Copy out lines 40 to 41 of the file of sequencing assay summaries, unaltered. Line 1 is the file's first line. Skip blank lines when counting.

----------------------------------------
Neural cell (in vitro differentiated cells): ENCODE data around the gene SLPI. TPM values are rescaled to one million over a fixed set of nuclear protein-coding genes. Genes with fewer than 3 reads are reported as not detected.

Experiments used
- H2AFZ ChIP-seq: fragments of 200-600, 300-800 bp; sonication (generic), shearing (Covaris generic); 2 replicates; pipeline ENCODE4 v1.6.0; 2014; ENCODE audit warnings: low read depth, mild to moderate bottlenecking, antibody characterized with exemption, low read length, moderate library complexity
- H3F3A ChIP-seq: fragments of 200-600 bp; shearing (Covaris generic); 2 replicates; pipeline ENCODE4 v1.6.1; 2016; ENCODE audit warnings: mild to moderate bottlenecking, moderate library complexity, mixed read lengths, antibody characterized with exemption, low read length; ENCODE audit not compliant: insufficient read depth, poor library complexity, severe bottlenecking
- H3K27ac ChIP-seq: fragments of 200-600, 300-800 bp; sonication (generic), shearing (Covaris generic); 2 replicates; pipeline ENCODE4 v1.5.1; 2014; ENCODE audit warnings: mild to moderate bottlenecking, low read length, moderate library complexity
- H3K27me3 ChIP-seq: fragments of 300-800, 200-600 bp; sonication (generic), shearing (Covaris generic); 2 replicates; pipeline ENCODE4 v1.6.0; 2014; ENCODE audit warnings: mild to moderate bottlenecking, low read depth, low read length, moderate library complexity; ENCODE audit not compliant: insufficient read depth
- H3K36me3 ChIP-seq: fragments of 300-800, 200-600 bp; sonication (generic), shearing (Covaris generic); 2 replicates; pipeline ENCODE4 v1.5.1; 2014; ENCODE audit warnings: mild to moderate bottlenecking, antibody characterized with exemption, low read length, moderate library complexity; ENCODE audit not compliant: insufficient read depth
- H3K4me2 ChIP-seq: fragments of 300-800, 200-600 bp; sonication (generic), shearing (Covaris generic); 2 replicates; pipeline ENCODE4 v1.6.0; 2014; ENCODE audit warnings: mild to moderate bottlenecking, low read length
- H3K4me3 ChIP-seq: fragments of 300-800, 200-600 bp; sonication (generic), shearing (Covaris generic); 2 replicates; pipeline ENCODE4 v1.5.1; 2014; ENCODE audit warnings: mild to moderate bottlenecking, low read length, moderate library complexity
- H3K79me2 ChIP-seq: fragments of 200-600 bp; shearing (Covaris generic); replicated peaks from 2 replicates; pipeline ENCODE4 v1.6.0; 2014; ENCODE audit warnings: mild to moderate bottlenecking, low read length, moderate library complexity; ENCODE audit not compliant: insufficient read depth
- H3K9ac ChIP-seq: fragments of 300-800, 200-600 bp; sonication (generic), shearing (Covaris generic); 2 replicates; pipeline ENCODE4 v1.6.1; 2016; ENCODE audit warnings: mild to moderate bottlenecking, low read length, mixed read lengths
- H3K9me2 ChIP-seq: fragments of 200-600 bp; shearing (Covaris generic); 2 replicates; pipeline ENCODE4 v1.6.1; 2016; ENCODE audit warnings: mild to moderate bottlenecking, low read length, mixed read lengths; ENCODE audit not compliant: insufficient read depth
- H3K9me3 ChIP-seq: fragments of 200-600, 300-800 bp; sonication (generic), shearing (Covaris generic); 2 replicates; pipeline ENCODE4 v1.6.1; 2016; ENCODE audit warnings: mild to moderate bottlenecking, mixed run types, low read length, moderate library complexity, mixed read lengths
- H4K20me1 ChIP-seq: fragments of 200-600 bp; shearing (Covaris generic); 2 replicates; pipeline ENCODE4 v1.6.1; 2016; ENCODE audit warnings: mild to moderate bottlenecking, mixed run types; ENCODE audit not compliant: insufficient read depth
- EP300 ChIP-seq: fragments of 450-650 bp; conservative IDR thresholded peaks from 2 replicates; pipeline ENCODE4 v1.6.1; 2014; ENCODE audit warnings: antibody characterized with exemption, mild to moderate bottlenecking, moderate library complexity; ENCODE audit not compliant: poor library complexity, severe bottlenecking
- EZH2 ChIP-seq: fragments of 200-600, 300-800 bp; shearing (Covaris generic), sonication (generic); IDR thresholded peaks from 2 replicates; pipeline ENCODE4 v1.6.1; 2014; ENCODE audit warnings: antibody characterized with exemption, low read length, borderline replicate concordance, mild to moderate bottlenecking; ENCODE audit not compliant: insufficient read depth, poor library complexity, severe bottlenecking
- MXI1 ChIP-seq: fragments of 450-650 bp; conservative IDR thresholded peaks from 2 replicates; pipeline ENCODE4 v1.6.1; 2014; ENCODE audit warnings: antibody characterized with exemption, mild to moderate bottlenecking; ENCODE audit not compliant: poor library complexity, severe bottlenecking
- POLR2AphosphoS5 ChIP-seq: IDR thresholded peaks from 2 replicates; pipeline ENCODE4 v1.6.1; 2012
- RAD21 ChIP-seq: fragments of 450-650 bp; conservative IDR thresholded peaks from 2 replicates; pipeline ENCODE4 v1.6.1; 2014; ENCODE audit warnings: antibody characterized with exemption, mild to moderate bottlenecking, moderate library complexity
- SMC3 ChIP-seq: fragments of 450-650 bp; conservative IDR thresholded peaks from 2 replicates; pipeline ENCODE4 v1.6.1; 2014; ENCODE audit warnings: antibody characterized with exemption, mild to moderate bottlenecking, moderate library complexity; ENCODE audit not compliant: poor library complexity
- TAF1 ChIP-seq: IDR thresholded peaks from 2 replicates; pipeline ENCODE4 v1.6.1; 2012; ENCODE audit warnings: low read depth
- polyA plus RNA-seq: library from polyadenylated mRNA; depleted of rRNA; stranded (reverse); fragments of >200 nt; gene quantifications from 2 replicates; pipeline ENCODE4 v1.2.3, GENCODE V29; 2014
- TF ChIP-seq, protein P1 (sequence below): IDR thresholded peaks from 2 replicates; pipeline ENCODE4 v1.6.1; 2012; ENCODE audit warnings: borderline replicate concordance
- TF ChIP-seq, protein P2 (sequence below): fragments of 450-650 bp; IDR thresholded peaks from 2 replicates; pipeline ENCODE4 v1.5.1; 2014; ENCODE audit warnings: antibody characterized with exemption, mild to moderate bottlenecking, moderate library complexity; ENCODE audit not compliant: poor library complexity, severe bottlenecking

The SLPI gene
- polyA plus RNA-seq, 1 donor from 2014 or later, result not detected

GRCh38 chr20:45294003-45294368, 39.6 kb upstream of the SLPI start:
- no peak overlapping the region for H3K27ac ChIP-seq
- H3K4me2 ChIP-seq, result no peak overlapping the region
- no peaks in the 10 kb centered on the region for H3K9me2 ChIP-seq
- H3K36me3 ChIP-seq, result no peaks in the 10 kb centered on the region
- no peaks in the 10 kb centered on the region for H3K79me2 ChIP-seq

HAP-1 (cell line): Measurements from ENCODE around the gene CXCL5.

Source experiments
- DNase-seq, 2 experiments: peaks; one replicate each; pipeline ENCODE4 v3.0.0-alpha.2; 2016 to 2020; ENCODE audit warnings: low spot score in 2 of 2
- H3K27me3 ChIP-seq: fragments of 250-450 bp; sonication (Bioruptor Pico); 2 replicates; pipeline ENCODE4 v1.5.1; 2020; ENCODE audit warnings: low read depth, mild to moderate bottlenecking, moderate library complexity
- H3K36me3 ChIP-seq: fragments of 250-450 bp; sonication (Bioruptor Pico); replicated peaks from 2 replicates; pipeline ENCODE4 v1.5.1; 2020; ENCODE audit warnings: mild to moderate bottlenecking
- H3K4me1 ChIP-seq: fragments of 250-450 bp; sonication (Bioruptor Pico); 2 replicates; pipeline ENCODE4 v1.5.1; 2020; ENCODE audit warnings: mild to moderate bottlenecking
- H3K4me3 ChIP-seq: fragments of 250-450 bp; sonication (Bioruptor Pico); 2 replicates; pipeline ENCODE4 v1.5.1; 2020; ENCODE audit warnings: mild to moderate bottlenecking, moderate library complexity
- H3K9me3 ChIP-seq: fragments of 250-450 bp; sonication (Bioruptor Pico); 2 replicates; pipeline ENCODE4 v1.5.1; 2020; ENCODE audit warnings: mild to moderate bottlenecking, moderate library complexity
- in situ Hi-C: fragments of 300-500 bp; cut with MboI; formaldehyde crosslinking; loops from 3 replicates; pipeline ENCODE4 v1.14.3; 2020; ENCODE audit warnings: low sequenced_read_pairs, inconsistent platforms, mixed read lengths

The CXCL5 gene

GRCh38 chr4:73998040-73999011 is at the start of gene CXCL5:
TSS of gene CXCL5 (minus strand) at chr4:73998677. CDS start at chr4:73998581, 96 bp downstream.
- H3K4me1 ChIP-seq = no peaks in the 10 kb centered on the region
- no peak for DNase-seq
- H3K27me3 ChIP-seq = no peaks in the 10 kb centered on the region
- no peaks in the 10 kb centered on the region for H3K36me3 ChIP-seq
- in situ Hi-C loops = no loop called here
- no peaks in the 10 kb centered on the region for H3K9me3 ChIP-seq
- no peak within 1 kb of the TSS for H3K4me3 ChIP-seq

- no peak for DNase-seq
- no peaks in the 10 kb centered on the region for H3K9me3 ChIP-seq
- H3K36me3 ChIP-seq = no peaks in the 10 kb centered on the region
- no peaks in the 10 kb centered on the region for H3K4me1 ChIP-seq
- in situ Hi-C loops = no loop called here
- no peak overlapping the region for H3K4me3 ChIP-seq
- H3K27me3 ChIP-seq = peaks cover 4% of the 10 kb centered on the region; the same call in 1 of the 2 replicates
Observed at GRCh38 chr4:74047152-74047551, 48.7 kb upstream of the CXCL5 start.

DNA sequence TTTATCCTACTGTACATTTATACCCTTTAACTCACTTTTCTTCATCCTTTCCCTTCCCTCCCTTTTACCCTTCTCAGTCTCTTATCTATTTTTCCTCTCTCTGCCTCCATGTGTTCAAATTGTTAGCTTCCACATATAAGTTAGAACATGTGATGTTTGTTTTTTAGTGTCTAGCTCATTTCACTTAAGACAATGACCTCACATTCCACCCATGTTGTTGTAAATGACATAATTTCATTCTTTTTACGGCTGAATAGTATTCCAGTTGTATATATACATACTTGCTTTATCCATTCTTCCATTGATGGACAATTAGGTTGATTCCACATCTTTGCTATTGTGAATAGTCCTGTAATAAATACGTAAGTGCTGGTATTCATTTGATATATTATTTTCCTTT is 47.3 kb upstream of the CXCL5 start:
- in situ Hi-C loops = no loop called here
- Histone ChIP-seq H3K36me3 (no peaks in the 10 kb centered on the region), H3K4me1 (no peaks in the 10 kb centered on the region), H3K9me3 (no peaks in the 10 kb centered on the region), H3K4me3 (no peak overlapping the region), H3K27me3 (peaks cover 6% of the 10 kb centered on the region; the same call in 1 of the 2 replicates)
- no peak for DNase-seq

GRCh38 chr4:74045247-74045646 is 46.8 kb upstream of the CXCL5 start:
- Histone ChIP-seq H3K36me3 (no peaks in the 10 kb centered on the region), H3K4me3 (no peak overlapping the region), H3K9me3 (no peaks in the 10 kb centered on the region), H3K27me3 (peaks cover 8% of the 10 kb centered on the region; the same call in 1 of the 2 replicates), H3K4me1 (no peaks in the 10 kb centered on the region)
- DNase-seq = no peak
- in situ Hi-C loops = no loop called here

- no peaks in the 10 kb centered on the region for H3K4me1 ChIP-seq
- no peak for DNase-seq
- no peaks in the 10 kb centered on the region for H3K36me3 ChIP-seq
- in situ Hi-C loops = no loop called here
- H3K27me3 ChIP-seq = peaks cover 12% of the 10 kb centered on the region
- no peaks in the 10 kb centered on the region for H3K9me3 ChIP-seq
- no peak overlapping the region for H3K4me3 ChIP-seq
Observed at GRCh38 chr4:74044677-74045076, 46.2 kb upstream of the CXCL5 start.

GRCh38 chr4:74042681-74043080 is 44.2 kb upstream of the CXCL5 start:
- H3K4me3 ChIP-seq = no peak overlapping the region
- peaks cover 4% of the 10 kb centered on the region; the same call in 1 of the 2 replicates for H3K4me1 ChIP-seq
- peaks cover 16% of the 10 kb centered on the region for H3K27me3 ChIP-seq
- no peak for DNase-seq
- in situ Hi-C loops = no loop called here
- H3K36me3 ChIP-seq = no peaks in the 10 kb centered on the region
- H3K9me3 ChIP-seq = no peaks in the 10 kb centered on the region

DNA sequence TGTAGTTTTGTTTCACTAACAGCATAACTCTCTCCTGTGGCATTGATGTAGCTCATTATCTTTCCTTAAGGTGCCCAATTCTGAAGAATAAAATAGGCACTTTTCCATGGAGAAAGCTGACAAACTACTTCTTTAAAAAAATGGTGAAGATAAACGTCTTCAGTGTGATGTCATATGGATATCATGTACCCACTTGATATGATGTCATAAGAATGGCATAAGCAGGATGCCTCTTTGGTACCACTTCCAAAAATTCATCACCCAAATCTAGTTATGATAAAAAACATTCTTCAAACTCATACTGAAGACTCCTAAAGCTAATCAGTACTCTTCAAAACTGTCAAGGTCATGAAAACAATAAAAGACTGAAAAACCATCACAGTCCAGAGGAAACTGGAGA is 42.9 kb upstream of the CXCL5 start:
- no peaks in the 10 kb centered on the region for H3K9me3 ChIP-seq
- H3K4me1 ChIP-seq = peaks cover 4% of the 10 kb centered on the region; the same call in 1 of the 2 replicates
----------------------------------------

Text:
- H3K9me3 ChIP-seq: fragments of 250-450 bp; sonication (Bioruptor Pico); 2 replicates; pipeline ENCODE4 v1.5.1; 2020; ENCODE audit warnings: mild to moderate bottlenecking, moderate library complexity
- in situ Hi-C: fragments of 300-500 bp; cut with MboI; formaldehyde crosslinking; loops from 3 replicates; pipeline ENCODE4 v1.14.3; 2020; ENCODE audit warnings: low sequenced_read_pairs, inconsistent platforms, mixed read lengths